As a child, along with books, the other essential thing in my life was my top loading cassette recorder with its library of half recorded songs from the top 40. I also had in my collection a handful of ‘listening and reading’ story cassettes which played till they stretched, warped and unravelled inside the machine. The two I remember best were the Cave of the Cyclops from Homer’s Odyssey and a dark twisted story about a little boy called Tommy and the dreaded Mr Miacca. I can still hear the warped, slightly gleeful voice of the narrator coming out of the tiny speakers.
‘Now his mother used to say to him, “Tommy, Tommy, be a good boy, and don’t go out of the street, or else Mr. Miacca will take you.”’
These were the days of the ‘stranger danger’ campaigns, and so I suspect I took to this story in the same way I did the public information films that were shown during school’s programmes – just look at this terrifying film from 1971. Listening on my tape player, (or Saisho personal stereo when on holiday) Mr Miacca sounded completely contemporary. What I didn’t realise was that this was actually a Victorian fairy tale. And in my own modern way I was hearing in the way it had originally been intended.
Fairy tales are an oral form, created to be read aloud, passing often ancient stories down through the generations. In the nineteenth century the Grimms succeeded in creating a definitive collection of stories from across Europe and many dating back hundreds of years. They were a publishing sensation and like any such phenomenon they created a thirst for something new.
In the late 19th century the English, being English, decided they’d had enough of this foreign junk. They needed Real English Fairy Tales, for Real English People. So in 1890 an Australian, Joseph Jacobs came along and gave us exactly that: a two volume set called English Fairy Tales. Amongst the stories he collected was Mr Miacca, told to Jacobs ‘from the memory of Mrs B. Abrahams, who heard it from her mother some 40 years ago’
‘When Mr. Miacca got Tommy inside, he pulled him out of the bag and set him down, and felt his arms and legs. “You’re rather tough,” says he; “but you’re all I’ve got for supper, and you’ll not taste bad boiled.’
Mr Miacca is firmly in the fairy tale tradition of ogres, giants and various monsters with a taste for child flesh. It’s there in Jack and the Beanstalk (another English Fairy Tale collected by Jacobs). It was also there on my other cassette, the Cave of the Cyclops in which wily Odysseus tricks the one eyed giant, changing his name to ‘nobody’ before stabbing Polyphemus in the eye with a wooden stake. The cyclops’ cries of ‘nobody stabbed me’ are ignored by his neighbours, allowing Odysseus to ride out tied to the underside of a sheep. Little Tommy also has to rely on his wits to survive.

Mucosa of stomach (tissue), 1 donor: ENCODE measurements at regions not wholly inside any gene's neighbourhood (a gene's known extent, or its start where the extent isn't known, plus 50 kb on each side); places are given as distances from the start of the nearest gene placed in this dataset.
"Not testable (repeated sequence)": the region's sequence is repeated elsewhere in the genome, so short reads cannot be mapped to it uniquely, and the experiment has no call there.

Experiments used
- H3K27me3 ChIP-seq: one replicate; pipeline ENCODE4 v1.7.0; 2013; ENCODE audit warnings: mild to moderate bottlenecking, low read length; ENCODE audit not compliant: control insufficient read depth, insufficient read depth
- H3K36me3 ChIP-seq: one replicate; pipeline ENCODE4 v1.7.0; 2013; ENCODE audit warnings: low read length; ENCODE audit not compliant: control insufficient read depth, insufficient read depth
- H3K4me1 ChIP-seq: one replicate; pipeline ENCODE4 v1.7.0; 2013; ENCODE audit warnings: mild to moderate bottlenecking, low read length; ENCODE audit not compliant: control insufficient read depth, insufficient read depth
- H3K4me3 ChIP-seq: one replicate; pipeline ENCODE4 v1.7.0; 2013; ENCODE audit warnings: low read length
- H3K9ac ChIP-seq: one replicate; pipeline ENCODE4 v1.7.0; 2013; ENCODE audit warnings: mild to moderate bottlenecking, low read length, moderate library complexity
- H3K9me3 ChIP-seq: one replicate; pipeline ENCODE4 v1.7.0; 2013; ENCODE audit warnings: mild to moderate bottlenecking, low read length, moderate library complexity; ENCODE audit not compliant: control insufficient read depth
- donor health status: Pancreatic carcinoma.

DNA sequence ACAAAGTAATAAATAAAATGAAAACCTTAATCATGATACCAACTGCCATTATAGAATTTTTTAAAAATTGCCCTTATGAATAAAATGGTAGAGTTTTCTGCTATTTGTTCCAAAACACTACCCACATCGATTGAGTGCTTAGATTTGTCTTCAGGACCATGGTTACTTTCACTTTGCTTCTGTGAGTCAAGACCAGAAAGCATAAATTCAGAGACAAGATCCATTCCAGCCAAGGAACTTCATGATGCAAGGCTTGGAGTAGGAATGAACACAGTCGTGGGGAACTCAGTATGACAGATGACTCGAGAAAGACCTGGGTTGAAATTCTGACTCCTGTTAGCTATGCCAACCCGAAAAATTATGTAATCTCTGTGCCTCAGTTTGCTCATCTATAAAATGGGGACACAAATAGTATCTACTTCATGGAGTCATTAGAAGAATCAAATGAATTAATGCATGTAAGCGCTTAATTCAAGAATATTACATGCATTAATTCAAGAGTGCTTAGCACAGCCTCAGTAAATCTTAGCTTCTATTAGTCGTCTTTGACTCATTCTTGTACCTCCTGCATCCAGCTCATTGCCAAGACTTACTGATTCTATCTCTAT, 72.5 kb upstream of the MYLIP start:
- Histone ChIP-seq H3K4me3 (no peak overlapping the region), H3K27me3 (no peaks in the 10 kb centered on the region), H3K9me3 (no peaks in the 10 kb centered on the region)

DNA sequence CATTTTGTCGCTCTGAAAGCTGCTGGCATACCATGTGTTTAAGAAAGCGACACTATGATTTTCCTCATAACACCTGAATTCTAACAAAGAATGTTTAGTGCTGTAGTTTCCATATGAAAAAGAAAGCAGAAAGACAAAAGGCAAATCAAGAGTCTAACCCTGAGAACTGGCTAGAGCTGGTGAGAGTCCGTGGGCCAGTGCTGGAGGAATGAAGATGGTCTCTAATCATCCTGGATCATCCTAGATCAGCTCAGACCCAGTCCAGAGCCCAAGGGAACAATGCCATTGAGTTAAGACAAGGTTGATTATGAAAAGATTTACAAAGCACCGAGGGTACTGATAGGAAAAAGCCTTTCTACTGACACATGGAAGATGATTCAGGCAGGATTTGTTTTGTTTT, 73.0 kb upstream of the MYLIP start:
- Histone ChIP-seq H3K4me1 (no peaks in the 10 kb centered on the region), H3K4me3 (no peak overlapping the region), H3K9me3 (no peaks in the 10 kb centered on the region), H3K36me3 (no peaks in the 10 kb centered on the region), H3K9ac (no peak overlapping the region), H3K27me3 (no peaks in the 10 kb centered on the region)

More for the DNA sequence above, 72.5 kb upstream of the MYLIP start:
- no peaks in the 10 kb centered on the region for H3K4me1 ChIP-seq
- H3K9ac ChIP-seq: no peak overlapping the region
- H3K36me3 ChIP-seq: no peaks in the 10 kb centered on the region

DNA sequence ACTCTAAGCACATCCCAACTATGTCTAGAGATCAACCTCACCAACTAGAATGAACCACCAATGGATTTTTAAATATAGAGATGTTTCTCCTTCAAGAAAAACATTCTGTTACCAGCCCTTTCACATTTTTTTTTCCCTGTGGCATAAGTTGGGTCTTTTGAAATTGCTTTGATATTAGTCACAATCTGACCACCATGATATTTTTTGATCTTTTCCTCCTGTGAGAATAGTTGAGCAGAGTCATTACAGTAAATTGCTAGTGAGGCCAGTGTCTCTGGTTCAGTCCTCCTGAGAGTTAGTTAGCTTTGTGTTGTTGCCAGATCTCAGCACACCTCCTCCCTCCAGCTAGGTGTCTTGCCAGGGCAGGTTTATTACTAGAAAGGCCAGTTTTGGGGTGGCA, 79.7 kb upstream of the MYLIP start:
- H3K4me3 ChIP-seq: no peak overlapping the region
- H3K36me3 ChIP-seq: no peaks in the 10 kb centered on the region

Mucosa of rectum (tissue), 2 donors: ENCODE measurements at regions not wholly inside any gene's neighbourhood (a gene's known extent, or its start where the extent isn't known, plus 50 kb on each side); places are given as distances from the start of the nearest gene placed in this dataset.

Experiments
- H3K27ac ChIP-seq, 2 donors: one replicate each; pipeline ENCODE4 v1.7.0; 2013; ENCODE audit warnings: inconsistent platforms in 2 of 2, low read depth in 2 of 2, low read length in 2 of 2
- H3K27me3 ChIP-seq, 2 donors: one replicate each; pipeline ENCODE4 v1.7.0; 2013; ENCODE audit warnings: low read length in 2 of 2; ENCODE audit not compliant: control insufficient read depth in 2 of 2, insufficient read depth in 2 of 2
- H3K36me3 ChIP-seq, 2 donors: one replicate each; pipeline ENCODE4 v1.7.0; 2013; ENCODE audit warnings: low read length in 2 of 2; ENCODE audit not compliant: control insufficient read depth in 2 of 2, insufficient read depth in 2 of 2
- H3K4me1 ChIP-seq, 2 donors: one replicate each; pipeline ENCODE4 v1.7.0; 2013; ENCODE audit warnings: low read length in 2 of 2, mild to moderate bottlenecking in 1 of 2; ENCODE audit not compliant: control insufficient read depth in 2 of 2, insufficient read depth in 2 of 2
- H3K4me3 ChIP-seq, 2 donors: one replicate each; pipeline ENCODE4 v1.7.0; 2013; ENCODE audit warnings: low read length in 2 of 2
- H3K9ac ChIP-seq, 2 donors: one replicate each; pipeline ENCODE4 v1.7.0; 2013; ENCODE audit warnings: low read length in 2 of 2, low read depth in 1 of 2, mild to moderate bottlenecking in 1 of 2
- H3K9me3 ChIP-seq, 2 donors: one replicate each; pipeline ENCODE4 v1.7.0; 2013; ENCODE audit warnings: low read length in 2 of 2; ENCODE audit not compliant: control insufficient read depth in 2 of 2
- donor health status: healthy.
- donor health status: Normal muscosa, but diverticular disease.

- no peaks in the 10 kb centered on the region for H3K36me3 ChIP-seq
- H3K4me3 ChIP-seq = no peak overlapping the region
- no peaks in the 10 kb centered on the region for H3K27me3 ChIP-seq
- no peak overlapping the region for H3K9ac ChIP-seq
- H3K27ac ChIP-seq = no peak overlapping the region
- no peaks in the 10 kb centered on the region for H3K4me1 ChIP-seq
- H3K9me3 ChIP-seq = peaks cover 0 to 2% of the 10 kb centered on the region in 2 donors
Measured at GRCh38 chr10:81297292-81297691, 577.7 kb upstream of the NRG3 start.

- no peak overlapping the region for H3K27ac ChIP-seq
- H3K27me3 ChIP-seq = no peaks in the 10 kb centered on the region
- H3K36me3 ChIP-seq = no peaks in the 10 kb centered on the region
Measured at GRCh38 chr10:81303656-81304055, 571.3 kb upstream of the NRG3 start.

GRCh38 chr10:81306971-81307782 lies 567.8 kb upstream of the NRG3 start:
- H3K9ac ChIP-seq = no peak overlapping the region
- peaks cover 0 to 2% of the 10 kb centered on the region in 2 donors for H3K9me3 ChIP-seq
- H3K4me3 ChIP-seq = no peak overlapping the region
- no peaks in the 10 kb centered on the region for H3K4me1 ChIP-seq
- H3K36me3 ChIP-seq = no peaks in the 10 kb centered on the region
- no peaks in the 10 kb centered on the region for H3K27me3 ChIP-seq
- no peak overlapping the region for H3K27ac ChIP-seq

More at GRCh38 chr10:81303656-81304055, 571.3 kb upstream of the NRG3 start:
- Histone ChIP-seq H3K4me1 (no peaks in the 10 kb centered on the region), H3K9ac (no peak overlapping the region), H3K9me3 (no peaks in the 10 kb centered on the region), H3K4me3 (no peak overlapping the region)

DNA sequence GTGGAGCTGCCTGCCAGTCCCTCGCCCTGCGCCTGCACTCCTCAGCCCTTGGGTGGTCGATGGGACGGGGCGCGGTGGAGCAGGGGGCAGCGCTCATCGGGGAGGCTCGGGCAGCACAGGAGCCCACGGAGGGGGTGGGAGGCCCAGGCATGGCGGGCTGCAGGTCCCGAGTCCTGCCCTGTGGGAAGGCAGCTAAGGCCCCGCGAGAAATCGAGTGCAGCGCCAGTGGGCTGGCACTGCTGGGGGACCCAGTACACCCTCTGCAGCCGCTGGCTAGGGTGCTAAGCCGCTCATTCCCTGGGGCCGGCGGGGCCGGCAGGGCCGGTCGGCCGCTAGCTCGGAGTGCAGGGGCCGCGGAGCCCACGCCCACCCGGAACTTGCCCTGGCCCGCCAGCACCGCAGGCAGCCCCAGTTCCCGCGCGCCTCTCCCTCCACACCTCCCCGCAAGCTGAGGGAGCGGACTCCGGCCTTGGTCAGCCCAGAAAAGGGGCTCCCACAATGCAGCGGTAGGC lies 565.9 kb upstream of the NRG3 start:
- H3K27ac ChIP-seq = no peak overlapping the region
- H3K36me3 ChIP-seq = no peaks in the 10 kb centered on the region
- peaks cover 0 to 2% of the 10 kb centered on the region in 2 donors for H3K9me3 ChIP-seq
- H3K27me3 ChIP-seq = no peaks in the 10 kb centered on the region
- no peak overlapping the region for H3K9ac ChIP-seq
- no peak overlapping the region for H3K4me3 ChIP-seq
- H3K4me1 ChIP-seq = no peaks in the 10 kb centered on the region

‘So poor Tommy Grimes had to creep under the sofa, and Mr. Miacca sat on it and waited for the pot to boil. And they waited, and they waited, but still the pot didn’t boil, till at last Mr. Miacca got tired of waiting, and he said: “Here, you under there, I’m not going to wait any longer; put out your leg, and I’ll stop your giving us the slip.”’
What happens next is a trick right out of Odysseus’s book.
‘Tommy put out a leg, and Mr. Miacca got a chopper, and chopped it off, and pops it in the pot. Suddenly he calls out: “Sally, my dear, Sally!” and nobody answered. So he went into the next room to look out for Mrs. Miacca, and while he was there, Tommy crept out from under the sofa and ran out of the door. For it was a leg of the sofa that he had put out.’
Fairy tales were frequently adapted by Jacobs to suit his idea of the story. In the case of Mr. Miacca he was unimpressed with one particular element of Mrs Abrahams recollection. ‘In her version Tommy Grimes was a clever carver and carried about with him a carven leg. This seemed to me to exceed the limits of vraisemblance even for a folk-tale.’
Jacobs further put his own stamp on the story by telling them ‘in the manner in which a nurse would tell them to children’, says the Oxford Companion to Children’s Literature. These adaptations proved influential and are ‘sometimes used today to provide the texts for modern picture book versions of traditional stories.’
I lost the tape long ago, but now have an illustrated paperback version (adapted from the Jacobs version) from 1967. Illustrations are by Evaline Ness, the American illustrator who has perhaps the coolest biography of any children’s author, having once been married to Eliot Ness, the leader of the Untouchables, the prohibition police squad who busted Al Capone. As a result Evaline had her own female bodyguard while she was learning her craft as an illustrator.
Evaline left Eliot and moved from fashion illustration into children’s books bringing her distinctive graphic design skills with her. She produced Caldecott winning books including Sam, Bangs and Moonshine and also the brilliant maps for the Chronicles of Prydian. With Mr Miacca she gives us a modernist take on Victorian England – more Dick van Dyke than Dick Whittington. The book has a vibrancy and is filled with experimental textures. According to her wikipedia entry she used ‘woodcut, serigraphy, rubber-roller technique, ink splattering, and sometimes spitting.’ The last one seems about right for this unsettling story.